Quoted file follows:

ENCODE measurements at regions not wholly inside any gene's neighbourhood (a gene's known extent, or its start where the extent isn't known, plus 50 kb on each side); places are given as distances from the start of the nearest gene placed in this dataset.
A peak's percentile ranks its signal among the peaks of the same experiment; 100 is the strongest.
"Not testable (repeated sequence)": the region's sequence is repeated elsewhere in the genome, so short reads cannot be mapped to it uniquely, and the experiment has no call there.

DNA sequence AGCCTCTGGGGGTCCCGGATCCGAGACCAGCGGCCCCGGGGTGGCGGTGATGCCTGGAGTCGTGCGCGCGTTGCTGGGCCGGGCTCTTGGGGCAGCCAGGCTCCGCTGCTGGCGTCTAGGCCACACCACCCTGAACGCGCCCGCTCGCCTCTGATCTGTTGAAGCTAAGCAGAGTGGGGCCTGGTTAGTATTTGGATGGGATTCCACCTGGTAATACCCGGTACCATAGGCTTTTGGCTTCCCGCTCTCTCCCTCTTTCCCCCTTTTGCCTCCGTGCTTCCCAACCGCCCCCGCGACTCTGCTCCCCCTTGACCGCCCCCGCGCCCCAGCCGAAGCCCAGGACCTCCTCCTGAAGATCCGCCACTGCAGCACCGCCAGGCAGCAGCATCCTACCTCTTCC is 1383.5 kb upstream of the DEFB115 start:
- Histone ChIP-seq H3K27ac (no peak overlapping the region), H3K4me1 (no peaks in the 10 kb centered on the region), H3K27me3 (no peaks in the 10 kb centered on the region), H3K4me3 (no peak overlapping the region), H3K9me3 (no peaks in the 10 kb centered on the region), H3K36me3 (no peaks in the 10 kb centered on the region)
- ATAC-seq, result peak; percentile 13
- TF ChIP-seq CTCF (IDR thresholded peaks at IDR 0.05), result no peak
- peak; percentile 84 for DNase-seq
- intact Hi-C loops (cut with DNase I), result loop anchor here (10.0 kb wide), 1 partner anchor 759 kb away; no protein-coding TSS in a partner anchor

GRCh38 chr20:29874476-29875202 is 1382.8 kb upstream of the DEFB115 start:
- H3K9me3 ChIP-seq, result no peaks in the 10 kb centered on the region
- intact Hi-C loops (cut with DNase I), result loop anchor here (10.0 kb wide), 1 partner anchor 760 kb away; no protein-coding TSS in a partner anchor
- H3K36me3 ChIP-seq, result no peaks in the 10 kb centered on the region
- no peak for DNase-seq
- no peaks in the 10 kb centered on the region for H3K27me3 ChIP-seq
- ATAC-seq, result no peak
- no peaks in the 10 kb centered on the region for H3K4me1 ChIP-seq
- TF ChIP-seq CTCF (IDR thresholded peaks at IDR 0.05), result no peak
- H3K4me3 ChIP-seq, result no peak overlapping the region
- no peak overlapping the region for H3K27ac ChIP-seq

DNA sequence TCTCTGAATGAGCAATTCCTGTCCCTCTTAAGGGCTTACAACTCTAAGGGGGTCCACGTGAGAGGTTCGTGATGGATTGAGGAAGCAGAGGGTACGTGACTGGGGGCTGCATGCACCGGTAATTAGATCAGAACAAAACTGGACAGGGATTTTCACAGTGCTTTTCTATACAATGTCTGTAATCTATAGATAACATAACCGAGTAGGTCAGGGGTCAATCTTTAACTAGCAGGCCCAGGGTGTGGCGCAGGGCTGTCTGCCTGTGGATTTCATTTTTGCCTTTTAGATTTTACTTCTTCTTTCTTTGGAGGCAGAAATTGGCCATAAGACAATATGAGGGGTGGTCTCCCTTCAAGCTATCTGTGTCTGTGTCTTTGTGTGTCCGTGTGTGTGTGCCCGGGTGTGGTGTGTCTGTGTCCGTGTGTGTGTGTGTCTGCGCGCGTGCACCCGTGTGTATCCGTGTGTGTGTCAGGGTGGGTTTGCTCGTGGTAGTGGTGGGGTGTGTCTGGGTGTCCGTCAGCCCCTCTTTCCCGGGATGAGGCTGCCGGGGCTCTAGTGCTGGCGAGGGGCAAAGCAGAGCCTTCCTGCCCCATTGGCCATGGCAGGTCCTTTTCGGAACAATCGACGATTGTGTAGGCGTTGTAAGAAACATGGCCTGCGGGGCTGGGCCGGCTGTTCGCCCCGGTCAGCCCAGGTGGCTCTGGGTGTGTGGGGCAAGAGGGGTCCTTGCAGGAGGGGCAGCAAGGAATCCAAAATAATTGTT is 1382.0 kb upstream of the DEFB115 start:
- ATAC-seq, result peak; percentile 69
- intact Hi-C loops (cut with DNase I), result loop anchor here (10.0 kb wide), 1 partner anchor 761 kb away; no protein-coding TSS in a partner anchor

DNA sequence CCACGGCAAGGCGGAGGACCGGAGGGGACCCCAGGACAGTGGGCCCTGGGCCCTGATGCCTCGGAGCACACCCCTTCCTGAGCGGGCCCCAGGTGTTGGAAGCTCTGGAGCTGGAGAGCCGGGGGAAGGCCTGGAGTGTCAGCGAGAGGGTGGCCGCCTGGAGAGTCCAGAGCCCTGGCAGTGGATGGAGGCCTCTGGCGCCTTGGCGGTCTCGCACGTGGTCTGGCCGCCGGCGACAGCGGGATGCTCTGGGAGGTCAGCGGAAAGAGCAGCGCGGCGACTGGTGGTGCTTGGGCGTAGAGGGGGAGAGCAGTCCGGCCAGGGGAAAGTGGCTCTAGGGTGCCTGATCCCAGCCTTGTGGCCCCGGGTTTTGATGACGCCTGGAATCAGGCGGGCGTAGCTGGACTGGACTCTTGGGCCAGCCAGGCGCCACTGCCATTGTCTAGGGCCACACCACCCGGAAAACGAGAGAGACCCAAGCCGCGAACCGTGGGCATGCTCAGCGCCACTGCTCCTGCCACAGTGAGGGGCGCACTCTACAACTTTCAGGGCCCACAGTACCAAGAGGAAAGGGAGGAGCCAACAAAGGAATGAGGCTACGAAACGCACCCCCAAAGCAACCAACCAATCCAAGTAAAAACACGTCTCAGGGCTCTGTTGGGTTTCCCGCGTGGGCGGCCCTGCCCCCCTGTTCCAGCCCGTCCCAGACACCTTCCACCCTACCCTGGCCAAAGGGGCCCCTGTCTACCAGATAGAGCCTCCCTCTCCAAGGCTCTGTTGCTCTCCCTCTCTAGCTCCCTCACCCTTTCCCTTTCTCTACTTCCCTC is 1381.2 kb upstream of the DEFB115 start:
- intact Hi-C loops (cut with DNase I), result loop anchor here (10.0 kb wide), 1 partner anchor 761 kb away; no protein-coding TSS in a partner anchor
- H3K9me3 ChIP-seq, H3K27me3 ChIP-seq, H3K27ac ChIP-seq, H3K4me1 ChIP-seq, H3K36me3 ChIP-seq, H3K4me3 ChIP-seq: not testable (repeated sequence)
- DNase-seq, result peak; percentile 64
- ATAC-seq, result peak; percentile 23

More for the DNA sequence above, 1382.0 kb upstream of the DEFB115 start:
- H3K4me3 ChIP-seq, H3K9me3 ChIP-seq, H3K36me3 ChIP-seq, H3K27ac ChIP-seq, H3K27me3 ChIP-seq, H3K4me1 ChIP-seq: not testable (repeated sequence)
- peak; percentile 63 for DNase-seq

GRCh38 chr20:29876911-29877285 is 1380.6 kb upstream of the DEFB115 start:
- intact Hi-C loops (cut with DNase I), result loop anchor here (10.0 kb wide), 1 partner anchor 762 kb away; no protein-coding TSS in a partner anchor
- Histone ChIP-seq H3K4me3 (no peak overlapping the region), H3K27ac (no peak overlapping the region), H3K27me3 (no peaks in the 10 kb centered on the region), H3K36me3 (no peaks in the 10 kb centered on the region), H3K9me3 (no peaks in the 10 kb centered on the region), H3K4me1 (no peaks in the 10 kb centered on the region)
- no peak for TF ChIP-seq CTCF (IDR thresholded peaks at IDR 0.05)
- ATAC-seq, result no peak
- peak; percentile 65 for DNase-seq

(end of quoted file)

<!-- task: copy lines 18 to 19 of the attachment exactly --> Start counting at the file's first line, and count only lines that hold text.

- TF ChIP-seq CTCF (IDR thresholded peaks at IDR 0.05), result no peak
- H3K4me3 ChIP-seq, result no peak overlapping the region